And that was exactly what happened. My crazy neighbour in Slosser, Bjorn Loon, a loon who I dealt with repeatedly when she kept peppering my land with her prims in a funny notion that her builds were welcome, and with whom I had no end of inworld disputes and run-ins, was the LAST person I would have figured would be hired to run Metanomics. And sure enough, when Woodbury goon in the chatbridge began screeching "Oh, if Prokofy says PENIS I will log off and never come back" blah blah blah -- Loon did nothing -- not even making a public reprimand, which she could have easily done to establish the tone. She even made her inaction appear as altruistic by saying that her choice was either shut off the chatbridge entirely, and lose the chat from other sims, or let the chat and the obscenity through.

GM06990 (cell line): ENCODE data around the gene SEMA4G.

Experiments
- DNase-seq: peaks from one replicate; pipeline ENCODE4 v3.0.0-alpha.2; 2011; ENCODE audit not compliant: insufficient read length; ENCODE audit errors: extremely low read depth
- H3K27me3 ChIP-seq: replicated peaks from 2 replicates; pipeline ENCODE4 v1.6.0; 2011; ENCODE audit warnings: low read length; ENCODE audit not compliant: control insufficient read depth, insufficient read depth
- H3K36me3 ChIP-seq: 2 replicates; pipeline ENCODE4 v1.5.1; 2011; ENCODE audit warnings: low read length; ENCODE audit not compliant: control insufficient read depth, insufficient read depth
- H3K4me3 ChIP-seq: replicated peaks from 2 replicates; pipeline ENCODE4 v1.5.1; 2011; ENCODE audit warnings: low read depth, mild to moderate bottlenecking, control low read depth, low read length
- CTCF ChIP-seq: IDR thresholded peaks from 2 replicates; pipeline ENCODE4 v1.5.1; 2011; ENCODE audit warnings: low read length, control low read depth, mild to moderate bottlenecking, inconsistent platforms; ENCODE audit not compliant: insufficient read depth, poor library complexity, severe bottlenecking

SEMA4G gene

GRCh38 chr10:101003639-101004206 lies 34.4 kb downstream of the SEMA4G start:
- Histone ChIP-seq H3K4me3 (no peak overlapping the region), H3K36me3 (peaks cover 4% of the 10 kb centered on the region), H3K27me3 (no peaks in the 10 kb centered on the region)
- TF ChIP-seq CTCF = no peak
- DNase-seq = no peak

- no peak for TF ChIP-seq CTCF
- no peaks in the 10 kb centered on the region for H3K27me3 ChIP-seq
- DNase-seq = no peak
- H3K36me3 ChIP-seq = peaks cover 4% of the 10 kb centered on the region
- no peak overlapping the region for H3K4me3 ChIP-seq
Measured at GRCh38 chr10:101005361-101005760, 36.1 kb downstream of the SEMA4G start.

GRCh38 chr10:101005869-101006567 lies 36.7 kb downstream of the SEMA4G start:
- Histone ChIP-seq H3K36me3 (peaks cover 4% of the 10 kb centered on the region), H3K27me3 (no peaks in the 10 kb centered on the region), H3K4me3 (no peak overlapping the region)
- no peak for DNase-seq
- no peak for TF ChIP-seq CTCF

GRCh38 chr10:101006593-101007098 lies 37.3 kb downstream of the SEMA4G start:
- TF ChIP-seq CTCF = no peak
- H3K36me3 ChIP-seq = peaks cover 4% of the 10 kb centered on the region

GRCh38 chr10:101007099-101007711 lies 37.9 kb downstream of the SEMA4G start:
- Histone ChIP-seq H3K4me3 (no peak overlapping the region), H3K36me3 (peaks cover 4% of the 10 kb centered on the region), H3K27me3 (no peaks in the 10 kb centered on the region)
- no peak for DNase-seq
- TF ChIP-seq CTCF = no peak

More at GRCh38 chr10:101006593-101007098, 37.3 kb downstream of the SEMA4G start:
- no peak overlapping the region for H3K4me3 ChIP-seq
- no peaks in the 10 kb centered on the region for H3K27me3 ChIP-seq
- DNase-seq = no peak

But wait a minute. Either the chat coming from other sims is something that those events partners can control (and therefore whoever was running the sim should have gotten the sharp order, if they didn't figure it out themselves, to eject the PENIS disruptor) OR they came in from a chat bridge hooked up to the web, where...they had to sign up with their SL avatar name. Um, right? They *did* have to sign up with their SL avatar name? Sign up, like I'm always told *I* have sign up if I want to post on the fucking Metanomics page? Well?
So, *shame on those men who run Metanomics* and their female factotums -- that they'd allow an asshole to heckle me shouting PENIS when I was speaking. SHAME.